In the United States, like other countries, we honor deceased veterans with unique headstones and even burial rights in national cemeteries. Yet, how do you honor veterans in a civilization that is composed entirely of those who serve in the military, like the Spartans of ancient Greece? This civilization was unique from its fellow Greek city-states in many aspects including how it chose to treat and honor the dead.
The practice of burying the dead in a ceremonial fashion dates back to the Paleolithic period (c. 2.6 million to 10,000 yrs ago). More than 36 excavations reveal that even Neanderthals positioned bodies with artifacts and buried them.1 Historian Lewis Mumford recognizes that before man settled down in villages and cities, the dead had a permanent home, which often acted as pilgrimage sites for our hunter-gatherer ancestors. This was but one ingredient that led to Homo sapiens settling down in permanent settlements.2 By the Archaic period (800-480 BC), the Greeks strove to separate the living from the dead and any traveler approaching a city was greeted by "the row of graves and tombstones that lined the roads."3
The one exception among the Greek cities was Sparta. Plutarch (c. 46-120) tells us that this militaristic culture had no issues with burying their dead in the city among the living.4 Excavations confirm Plutarch's statement, as archeologists have discovered the graves of citizens next to the wall of a house in at least one Spartan village (600 BC).5 The Spartans treated most of their dead the same by wrapping them in a red robe with olive leaves and burying them without any sort of artifacts or headstones.6 The lack of markers has made it difficult to find Spartan graves.7
Also distinctive in Greece, the Spartans tended to bury fallen soldiers on the battlefield, if that field was in territory where the bodies would not be desecrated. This was mainly due to the practicality of transporting the dead.8 In addition, there was some differentiation allotted to the men who died in battle. Since all Spartan males were trained warriors, there was no separating "veterans" from everyone else, because all of them served. However, there was a clear distinction between dying in battle and dying by natural causes. As such, the Spartans permitted a headstone with the casualty's name and the simple inscription "in war" beneath it.9 Most of these headstones existed on battlefields, but in some instances, bodies made it back to Sparta.
The Spartans also had memorials. At Thermopylae, the scene of Leonidas' doomed stand against the Persians (480 BC), the Spartans erected a monument to those that died bearing the statement:
Go tell the Spartans, passerby,
That here, obedient to their laws, we lie.10
"Their laws" refer to the Spartan code of never surrendering. Herodotus also tells us that he memorized the names of the Spartans who died in that battle.11 It is not clear whether the names were on a piece of parchment or on stone or wood. However, Greek historian Peter Cartledge points out that the Spartans kept virtually no records. As such, he sees the existence of such a list as a strong homage, a memorial to those that died in that battle.12 Regardless, the Spartans at Thermopylae reached an interesting status in the conscious of Sparta. Not only did they earn the right to headstones, but they also got a memorial.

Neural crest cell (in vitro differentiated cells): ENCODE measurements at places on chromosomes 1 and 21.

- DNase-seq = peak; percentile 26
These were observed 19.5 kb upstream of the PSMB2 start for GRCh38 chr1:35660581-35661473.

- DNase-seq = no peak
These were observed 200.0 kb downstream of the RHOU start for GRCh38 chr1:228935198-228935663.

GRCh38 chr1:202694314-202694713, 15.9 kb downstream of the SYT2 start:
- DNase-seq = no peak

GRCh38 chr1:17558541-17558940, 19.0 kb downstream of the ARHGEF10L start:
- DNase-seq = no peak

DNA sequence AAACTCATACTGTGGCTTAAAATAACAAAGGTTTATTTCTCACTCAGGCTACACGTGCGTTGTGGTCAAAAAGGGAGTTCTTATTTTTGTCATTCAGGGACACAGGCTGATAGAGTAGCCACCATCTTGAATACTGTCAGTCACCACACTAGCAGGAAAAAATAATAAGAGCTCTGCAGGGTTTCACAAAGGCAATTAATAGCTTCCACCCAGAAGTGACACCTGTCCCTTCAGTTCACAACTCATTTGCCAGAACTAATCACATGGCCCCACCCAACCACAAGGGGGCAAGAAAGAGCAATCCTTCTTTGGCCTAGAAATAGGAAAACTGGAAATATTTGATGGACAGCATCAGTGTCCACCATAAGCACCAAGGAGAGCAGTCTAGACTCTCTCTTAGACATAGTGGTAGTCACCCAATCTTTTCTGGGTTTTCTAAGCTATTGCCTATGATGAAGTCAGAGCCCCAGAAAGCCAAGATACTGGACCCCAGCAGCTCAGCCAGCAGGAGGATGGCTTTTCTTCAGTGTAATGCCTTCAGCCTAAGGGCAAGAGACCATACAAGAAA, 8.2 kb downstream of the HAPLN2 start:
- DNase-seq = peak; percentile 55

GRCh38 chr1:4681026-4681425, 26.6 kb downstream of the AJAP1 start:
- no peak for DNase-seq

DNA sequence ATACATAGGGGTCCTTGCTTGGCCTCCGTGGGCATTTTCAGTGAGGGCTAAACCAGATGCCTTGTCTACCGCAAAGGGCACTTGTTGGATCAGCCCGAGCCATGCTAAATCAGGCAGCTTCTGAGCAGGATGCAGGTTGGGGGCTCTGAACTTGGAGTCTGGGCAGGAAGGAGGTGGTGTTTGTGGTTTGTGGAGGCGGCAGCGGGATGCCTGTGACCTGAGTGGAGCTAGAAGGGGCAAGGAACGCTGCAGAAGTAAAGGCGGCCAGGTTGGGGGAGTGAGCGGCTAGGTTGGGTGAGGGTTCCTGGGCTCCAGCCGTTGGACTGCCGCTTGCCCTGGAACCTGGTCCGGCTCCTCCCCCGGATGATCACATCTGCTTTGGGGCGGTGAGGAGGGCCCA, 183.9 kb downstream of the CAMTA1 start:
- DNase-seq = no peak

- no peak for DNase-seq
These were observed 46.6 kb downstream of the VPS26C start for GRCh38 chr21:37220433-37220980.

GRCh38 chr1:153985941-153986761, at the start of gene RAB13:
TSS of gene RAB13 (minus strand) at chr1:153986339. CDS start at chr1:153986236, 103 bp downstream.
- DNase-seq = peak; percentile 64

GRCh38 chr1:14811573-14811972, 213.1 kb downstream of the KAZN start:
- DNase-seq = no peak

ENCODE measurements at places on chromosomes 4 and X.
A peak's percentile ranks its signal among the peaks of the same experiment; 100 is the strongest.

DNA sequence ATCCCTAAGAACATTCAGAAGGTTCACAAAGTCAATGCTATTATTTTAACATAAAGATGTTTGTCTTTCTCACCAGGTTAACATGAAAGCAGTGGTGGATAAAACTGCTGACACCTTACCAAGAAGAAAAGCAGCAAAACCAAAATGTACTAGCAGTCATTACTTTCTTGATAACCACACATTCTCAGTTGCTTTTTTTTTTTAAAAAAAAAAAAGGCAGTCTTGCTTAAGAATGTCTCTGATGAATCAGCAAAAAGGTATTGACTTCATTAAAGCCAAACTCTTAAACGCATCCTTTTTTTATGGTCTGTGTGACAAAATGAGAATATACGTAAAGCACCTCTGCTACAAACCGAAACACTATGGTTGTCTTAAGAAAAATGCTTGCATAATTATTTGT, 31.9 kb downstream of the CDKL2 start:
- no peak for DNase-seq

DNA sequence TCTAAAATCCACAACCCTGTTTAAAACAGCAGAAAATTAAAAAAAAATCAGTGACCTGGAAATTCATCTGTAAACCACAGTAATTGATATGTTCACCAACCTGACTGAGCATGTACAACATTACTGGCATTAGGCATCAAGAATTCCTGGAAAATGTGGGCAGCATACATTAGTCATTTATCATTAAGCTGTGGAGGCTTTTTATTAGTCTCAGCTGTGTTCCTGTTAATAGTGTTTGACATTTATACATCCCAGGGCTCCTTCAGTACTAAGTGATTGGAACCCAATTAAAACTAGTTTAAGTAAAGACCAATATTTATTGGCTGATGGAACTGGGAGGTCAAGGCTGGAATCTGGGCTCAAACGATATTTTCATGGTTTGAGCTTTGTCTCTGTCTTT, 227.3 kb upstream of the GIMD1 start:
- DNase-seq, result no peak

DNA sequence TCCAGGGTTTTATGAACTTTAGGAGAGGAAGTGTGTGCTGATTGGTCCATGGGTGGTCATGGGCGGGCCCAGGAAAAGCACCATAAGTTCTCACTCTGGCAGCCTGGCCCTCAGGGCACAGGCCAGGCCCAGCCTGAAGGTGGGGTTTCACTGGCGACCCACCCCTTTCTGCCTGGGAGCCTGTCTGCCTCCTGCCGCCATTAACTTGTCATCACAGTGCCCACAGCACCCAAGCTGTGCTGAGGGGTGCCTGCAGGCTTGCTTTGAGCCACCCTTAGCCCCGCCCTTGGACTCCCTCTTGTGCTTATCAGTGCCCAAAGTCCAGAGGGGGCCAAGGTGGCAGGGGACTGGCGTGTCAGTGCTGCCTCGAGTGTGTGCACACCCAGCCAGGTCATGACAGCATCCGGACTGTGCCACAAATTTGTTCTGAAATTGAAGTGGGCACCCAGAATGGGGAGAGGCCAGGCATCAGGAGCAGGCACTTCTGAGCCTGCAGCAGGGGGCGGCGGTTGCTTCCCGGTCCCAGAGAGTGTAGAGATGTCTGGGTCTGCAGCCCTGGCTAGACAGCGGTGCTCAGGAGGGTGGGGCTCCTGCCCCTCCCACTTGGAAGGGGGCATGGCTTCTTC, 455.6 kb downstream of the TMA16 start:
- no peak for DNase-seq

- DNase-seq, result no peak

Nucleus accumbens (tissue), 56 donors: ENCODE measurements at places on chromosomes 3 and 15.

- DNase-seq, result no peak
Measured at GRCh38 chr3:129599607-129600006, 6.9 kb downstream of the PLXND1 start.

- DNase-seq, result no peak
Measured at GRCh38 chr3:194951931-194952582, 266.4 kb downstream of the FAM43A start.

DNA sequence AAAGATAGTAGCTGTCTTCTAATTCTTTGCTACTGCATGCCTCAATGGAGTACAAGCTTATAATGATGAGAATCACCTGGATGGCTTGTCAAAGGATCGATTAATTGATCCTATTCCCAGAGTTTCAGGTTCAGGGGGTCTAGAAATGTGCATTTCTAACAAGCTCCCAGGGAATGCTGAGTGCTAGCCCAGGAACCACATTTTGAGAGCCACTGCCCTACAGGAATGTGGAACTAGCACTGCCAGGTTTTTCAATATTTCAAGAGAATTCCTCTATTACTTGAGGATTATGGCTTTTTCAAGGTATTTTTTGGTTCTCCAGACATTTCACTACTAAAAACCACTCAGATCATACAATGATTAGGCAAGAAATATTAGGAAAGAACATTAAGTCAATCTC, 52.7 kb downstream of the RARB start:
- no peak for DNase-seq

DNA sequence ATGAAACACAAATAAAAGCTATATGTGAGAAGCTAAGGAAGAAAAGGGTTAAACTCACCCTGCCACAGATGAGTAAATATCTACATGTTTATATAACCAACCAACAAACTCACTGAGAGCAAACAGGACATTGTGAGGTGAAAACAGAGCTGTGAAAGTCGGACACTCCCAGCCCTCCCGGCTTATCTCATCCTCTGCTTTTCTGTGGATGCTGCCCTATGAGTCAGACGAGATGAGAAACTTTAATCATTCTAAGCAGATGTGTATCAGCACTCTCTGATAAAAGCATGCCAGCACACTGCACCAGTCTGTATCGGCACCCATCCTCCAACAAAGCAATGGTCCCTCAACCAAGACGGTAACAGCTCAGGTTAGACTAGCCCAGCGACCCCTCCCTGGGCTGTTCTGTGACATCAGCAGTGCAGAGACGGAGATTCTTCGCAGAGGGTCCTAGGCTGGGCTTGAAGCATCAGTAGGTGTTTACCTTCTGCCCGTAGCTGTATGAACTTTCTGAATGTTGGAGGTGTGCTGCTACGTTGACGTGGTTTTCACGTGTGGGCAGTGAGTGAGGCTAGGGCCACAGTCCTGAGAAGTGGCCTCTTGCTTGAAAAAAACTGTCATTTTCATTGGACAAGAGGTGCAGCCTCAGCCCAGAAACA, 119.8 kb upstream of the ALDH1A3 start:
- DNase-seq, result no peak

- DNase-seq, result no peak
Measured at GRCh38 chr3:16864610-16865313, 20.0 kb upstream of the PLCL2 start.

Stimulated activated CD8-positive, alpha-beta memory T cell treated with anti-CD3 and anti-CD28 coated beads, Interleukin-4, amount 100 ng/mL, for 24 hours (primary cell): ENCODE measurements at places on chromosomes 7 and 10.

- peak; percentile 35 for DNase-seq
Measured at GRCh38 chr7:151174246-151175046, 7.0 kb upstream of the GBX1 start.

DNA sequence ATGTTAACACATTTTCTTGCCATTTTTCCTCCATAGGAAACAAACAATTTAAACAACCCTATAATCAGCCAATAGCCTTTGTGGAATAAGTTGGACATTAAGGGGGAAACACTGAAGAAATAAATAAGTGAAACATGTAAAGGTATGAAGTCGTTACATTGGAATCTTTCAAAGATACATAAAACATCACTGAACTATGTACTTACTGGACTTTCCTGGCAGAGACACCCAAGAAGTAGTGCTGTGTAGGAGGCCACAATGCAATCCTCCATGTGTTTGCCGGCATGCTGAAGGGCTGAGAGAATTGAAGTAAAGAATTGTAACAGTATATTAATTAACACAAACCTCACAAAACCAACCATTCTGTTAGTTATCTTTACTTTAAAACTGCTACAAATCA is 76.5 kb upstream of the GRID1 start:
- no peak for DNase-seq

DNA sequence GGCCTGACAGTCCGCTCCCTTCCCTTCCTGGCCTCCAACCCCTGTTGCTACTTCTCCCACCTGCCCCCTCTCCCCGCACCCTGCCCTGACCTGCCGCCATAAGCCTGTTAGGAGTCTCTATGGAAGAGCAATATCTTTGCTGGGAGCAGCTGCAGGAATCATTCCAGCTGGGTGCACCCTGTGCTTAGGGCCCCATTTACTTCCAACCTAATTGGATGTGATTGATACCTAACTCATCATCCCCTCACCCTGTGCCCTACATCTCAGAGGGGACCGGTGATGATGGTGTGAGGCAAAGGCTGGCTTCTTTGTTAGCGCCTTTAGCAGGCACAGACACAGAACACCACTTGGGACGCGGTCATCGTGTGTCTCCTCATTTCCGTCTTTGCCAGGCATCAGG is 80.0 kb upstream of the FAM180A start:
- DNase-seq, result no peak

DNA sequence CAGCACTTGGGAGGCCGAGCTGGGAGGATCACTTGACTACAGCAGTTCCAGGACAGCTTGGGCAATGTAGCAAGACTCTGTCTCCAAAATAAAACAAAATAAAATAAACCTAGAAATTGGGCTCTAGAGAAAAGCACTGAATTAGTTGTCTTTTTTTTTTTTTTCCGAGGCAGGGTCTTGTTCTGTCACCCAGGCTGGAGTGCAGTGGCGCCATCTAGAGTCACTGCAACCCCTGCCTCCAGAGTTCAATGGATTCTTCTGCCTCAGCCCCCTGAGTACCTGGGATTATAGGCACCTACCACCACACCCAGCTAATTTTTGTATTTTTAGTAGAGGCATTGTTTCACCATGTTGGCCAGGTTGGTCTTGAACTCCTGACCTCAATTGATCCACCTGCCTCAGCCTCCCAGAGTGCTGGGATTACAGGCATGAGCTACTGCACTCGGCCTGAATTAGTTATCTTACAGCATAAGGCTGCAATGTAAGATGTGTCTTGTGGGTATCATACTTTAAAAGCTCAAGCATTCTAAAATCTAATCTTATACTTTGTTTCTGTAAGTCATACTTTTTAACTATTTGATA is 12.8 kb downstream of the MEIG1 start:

Another peculiar aspect among the Spartans was their treatment of mothers who died in labor. These were the only other citizens, along with fallen soldiers, who were permitted a headstone.13 Cartledge theorizes that this was because these women died producing more warriors for Sparta, the class the culture most valued.14 Unfortunately, it is not clear if these women also received an inscription in the vein of "in childbirth" like the casualties who received an "in war" inscription. Either way, Spartan culture presents a unique approach in their burial practices. Everyone received the same treatment except for fallen warriors and those who died producing future warriors.
- M. A. Park, Introducing Anthropology: An Integrated Approach, 4th ed. (New York: McGraw-Hill, 2008), 154. [↩]
- Lewis Mumford, The City in History: Its Origins, Its Transformations, and Its Prospects (San Diego: Harcourt, 1989), 6-7. [↩]
- Mumford 1989, 7. [↩]
- Plutarch, The Ancient Customs of the Spartans, 18. This translation comes from the Frank Cole Babbit translation (Cambridge: Harvard University Press, 1931). [↩]
- Paul Cartledge, Sparta and Lakonia: A Regional History 1300 to 362 BC, 2nd ed (London: Routledge, 2002), 158. [↩]
- Plutarch, Instituta Laconica, 18. [↩]
- Paul Cartledge, Thermopylae: The Battle that changed the World (New York: Vintage Books, 2007), 81. [↩]
- Pamela Vaughn "The Identification and Retrieval of the Hoplite Battle-Dead" in Hoplites: The Classical Battle Experience, edited by Victor Davis Hanson (London: Routledge, 1993), 42. [↩]
- Cartledge 2007, 81. [↩]
- Quoted in Cartledge 2007, 160. [↩]
- Herodotus, The Histories, 7.224.1. This translation comes from the Andrea L. Purvis translation (New York: Anchor Books, 2007). [↩]
- Cartledge 2007, 159. [↩]
- Sarah B. Pomeroy, Spartan Women (Oxford: Oxford University Press, 2002), 52, 68. [↩]
- Cartledge 2007, 81-82 [↩]